What I would like to do is broaden out to talk more about artistic process, the variations in consumption and creation that artists become passionate about.  But then, with artists I know, I don't want to invade people's privacy (one of the reasons I seldom use friends' names on this blog, unless I have very specific permission). Not everything should be a blog entry. And artists I don't know aren't necessarily volunteering up their philosophy of arting. Perhaps I should consider official interviews with friends and non-friends alike?  An option.      

If anyone reading this has any great insights on these issues, please let me know. Otherwise, I'll continue to muddle along, finding balance on occasion.  Obviously, my process in this blog is very much not behind any curtain, and evolving the more I explore and write. 

[End of digression - Back to the Barnes]

From here on, I'm going to talk about my reaction to the Barnes collection on a more personal level.

I didn't do the audio tour at the Barnes, which I have mixed feelings about.  On the one hand, I'm cheap, and it was the frugal move. Also, I like to come to art fresh, to see what I see before I hear what the "experts" see.  On the other hand, this could also be construed as wallowing in ignorance, so I wonder on that. I did enjoy eavesdropping on wandering tour groups -- but also enjoyed being able to step away from them. 
Happily, I had a small moment of validation that I could at least sometimes see what the experts see, as I noticed a Renoir painting (the largest collection of Renoirs is at the Barnes - 181, according to wikipedia) that seemed both inherently Renoir, but also different.  The shape and detail of the women's figure were his, but the blurring of the edges so that the figure seems to melt into landscape, an aspect that is such a quintessential Renoir element, was not there.  It turns out, Renoir had a decade of time, the Ingres period, where he fell away from some of his Impressionist ways.  He went to see Renaissance masters in Italy, came back and did something different; he rediscovered edges.  I overheard a tour guide talking about it after I'd spent some time in front of the painting wondering.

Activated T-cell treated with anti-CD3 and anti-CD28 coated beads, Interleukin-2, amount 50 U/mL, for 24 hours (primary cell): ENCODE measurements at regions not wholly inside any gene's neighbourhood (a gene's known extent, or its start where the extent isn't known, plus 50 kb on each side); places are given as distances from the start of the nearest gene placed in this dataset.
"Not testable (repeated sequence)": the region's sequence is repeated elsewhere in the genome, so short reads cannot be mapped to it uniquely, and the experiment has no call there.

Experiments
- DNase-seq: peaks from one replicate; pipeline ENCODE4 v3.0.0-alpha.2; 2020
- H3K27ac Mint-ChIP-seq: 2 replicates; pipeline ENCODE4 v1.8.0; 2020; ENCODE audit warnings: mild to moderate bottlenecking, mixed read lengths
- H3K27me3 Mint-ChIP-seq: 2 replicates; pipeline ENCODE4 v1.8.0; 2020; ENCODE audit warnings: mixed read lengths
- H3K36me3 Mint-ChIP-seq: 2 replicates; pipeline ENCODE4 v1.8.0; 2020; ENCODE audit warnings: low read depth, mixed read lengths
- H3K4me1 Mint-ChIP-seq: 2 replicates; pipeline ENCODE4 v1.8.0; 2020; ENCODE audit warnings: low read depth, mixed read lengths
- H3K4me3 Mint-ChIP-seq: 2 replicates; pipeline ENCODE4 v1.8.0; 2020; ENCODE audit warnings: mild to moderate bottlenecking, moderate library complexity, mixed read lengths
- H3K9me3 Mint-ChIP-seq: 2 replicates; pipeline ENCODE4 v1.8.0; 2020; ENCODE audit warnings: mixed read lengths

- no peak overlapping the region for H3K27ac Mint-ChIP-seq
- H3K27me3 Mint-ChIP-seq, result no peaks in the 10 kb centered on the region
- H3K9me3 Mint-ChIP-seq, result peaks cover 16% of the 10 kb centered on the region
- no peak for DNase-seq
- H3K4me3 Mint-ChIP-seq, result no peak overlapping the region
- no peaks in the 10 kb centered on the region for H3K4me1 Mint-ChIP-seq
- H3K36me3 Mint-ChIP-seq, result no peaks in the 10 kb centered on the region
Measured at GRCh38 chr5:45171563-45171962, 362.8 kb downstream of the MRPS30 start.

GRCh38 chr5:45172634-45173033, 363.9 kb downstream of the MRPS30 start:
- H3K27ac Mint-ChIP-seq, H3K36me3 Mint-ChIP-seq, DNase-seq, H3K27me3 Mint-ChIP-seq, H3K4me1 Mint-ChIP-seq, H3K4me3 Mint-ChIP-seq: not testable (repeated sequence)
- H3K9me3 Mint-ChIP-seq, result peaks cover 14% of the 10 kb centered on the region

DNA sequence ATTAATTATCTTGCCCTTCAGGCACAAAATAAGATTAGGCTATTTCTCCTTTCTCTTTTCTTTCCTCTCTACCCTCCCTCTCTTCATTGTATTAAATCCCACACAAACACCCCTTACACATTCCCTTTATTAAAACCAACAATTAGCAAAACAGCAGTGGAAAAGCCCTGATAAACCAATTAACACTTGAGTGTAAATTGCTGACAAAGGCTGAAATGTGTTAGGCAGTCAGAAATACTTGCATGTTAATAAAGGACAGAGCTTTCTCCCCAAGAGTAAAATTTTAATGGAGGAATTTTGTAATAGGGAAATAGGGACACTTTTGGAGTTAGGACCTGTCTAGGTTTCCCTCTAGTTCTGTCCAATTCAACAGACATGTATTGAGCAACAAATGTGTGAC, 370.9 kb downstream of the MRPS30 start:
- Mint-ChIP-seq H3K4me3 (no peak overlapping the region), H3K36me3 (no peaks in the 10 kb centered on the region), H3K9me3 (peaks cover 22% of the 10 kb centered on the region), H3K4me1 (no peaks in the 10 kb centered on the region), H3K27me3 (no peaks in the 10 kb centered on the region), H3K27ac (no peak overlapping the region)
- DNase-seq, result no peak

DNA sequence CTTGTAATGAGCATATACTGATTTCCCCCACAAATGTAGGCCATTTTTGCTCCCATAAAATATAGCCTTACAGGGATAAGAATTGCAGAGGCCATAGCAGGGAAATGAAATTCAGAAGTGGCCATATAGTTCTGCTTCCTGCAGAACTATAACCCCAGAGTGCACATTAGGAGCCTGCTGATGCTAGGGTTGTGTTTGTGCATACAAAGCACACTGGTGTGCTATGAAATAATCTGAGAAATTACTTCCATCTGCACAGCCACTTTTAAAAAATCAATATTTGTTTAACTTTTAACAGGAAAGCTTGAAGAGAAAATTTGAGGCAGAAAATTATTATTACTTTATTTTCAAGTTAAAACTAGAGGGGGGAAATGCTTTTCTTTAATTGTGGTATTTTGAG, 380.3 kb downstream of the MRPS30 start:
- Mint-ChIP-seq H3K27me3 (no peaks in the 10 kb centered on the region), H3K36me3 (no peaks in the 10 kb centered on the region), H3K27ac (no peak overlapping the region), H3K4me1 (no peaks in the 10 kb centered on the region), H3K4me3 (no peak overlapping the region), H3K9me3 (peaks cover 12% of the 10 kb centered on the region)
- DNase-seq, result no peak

A very obvious element, true, but at least I saw it.  Because the Barnes has so many Renoirs, Cezannes, Matisses, highly recognizable artists, it is a place where you can walk up to a painting and go, ah, yes, look, that has to be such-and-such.  For someone like me, who hasn't ever taken an art history class, there is a little thrill in that.  I often can't articulate why a brush stroke or color palette or choice of subject is used by an artist in a certain way.  But on a holistic level, I can see the result of an artist's style enough to recognize his work.  That's satisfying.

Taste is a tricky place. I prefer Modigliani's long-necked women over Courbet's almost-porn Realist nudes. Unlike Dr. Barnes, who clearly adored his work, I don't connect to much of Renoir's work despite recognizing both its beauty and his talent. For me, his work seems a little too pink, his subjects too romanticized, misty-eyed views of people and places. Glowing nudes. Innocent children. Lovely ideals, but feeling (for me) sanitized. I orient more toward Cezanne, the bolder lines, the contrast of color, the freeing sense of messiness. It feels more honest. Generally, I prefer perception not idealized, but altered, as in Cubism, Surrealism, or at least, the little I know about them.

Perhaps I've seen some of De Chirico's work before, but I noticed it more at the Barnes because his subject matter is distinctly not Impressionist.  He has robotic figures and architectural detail, surrealist leanings, so not surprising I'd enjoy it.   

Often, I look at paintings and think, could I create that?  A Renoir nude?  Not a chance in hell.  I don't draw well and do not understand oil paints yet (possibly ever) and lack that level of detail and expertise.  But some vague approximation of some Cezanne apples? Maybe not completely impossible if I was trying to directly copy it, the individual brushstrokes being more clear, the abstraction overt, and apples being quite a bit easier than a face. Once I tried to copy Van Gogh painting of flowers, and while mine looked little like the original, neither is it ugly. Flowers are more forgiving. 

As noted, my knowledge of visual art is scattered and almost entirely experiential, not academic or organized (perhaps part of my affection for it). 

As I page here and there reading snippets of artist's biographies, I am reminded of what should have been obvious: these revered artists were, day to day, people struggling along, kind, or moody, or awkward, or whatever, muddling through as best they could.

Claude Monet probably never envisioned that his water lilies would end up on mouse pads and coffee mugs, hailed and recognized around the world.  The life of the art, as it goes beyond the life of the artist, that too is bizarre.

But I've rambled enough.  In summary: go to the Barnes.  And perhaps start with a large tasty waffle for brunch. 

I'll end with a wonderful Picasso quote: "Art is a lie that makes us realize the truth."